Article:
I recently saw a post on Facebook about the tragic church shooting in Charleston, South Carolina that happened a few months ago. It reminded me of a book review I wrote some years ago.
Francis B. Simkins and Robert H. Woody: South Carolina During Reconstruction (1932).
Four years on from South Carolina’s ill-fated secession from the Union, the state’s time-honored social, political, and economic traditions stood on the brink of destruction. Originally published in 1932, South Carolina During Reconstruction details the state’s road to “redemption” from “Yankee” and “Negro” rule in the twelve-year period following the Civil War. Outnumbered and outgunned, “The vanquished were perfectly willing to admit defeat at arms, but they would not or could not accept the doctrines of political and social democracy by what they considered arrogant politicians and mistaken philanthropists” (vii). Because the institution of slavery “was the driving force of the state’s industrial and social life…[and] the principal reason why the white manhood of the state had fought so desperately,” Simkins and Woody reveal that Reconstruction was doomed to failure because the white man could never accept the black man as his equal (12). Advocating the conventional wisdom of their day, the authors maintain that the freedmen were incapable of exercising the highest functions of citizenship, and that they “never got over [the] habit of following white leadership” (87, 74). Therefore, it was no surprise that once the threat of the federal bayonet was lifted and the state’s “outside forces” could be removed without reprisal, the newly emancipated African-Americans’ traditional position of inferiority would be restored, despite his outnumbering the white man by a significant margin. According to the authors, “That South Carolina would consent to being ruled by alien whites and native blacks was unthinkable” (112).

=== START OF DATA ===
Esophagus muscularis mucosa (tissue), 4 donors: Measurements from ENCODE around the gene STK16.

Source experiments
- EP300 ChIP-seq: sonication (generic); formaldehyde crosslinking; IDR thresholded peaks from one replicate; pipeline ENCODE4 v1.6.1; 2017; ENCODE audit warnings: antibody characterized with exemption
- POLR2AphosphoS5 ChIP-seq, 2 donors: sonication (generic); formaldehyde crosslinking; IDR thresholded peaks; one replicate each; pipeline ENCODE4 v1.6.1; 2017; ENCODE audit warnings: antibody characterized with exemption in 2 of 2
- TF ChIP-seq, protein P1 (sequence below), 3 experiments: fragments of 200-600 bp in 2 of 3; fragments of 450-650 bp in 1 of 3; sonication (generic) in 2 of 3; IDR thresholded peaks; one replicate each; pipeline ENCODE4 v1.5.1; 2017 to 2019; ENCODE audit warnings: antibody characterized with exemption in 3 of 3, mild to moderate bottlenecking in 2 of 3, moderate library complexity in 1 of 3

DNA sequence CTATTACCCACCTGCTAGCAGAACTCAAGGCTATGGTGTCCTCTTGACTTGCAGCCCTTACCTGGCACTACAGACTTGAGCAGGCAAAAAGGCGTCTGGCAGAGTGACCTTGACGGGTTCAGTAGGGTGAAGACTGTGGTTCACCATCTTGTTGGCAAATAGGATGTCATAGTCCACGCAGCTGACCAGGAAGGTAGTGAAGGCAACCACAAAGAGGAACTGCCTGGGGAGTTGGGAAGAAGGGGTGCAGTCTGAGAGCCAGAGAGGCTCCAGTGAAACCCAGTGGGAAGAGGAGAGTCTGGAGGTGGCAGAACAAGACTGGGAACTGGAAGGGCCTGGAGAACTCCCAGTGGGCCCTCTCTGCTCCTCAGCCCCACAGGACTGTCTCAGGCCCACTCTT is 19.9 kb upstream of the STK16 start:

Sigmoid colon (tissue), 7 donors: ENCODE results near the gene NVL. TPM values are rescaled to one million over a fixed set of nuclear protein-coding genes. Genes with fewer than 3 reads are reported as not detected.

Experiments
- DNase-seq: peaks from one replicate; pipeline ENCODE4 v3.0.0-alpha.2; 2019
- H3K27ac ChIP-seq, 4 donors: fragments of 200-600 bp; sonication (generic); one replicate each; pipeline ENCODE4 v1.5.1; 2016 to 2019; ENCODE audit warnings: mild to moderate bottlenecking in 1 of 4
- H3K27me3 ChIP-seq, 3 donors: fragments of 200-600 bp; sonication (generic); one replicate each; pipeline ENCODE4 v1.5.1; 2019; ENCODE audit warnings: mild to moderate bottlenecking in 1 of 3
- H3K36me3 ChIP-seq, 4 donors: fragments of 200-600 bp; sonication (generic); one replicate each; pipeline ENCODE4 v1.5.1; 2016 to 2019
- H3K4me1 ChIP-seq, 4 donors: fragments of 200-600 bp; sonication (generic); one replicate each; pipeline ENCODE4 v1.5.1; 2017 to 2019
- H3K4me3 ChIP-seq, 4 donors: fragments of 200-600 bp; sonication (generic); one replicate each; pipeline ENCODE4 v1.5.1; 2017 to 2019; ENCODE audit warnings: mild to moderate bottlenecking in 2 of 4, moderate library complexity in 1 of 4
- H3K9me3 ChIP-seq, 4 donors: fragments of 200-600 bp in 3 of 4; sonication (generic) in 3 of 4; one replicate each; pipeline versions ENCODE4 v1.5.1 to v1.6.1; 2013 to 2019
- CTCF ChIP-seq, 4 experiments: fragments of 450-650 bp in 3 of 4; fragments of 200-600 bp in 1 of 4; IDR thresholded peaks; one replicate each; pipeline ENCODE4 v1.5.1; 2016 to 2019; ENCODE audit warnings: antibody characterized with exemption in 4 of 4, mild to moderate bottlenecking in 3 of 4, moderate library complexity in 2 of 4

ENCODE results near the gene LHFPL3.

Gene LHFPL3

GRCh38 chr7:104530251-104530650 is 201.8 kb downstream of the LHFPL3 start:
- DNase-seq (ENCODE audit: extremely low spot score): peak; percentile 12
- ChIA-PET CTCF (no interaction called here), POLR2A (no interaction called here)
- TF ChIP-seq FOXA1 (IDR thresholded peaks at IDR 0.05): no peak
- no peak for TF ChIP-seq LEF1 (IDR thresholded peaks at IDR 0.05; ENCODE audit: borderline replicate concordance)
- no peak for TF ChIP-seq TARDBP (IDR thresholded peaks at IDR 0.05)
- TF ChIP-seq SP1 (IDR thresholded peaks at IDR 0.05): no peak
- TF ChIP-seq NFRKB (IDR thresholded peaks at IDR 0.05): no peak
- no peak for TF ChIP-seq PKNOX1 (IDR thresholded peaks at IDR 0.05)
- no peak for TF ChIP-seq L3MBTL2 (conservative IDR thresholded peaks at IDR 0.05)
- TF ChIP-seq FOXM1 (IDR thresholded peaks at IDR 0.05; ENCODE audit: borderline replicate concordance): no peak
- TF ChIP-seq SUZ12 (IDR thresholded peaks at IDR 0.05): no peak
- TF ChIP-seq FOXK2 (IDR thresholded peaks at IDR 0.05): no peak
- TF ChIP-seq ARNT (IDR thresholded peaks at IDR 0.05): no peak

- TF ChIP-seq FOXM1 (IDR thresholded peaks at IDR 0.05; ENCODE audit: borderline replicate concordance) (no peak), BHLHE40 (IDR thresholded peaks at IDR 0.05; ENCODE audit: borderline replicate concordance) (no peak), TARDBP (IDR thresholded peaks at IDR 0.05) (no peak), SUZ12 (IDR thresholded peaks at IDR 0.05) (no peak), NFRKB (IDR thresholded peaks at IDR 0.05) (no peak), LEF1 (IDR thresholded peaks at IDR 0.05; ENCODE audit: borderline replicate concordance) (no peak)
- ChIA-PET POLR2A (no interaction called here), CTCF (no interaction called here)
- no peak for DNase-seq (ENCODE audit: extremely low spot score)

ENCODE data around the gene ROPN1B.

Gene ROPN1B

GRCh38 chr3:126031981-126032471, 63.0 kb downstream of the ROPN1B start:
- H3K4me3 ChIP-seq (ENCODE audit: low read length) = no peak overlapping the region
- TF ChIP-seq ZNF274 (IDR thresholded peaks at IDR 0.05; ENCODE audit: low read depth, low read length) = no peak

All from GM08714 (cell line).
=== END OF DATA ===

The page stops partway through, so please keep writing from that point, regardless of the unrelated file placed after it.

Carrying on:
Throughout their substantial study, Simkins and Woody characterize the Reconstruction period as an aberration in the annals of South Carolina’s long and illustrious history. They explain this historical hiccup by providing evidence of northern opportunists—carpetbaggers—local traitors—scalawags—and the might of the federal government interfering with the state’s culture, and taking advantage of the easily led, intellectually-impaired freedmen. As was the norm for the day, innumerable negative racial stereotypes are attributed to African Americans, such as their innate “content[ment] to remain socially and economically inferior to the white man,” the “fact” that lighter-complected black men are superior to darker-complected black men, their instinctive promiscuity, inability to adequately house themselves, and their “disrespect for law and moral conventions” (73, 130, 329-333). Despite their writings being littered with the types of ethnic descriptions and phrases which today would be considered quite racist, the authors faithfully convey their understanding of Reconstruction with a candor that spares neither “native son” nor “outsider invader” from the critical eye of the professional historian. The authors’ observation on the State’s Supreme Court during Reconstruction is particularly instructive and is illustrative of their scholarship regarding the historical record: “In spite of the fact the Supreme Court was composed of a scalawag, a carpetbagger, and a Negro, its administration was fair and its decisions equitable” (144).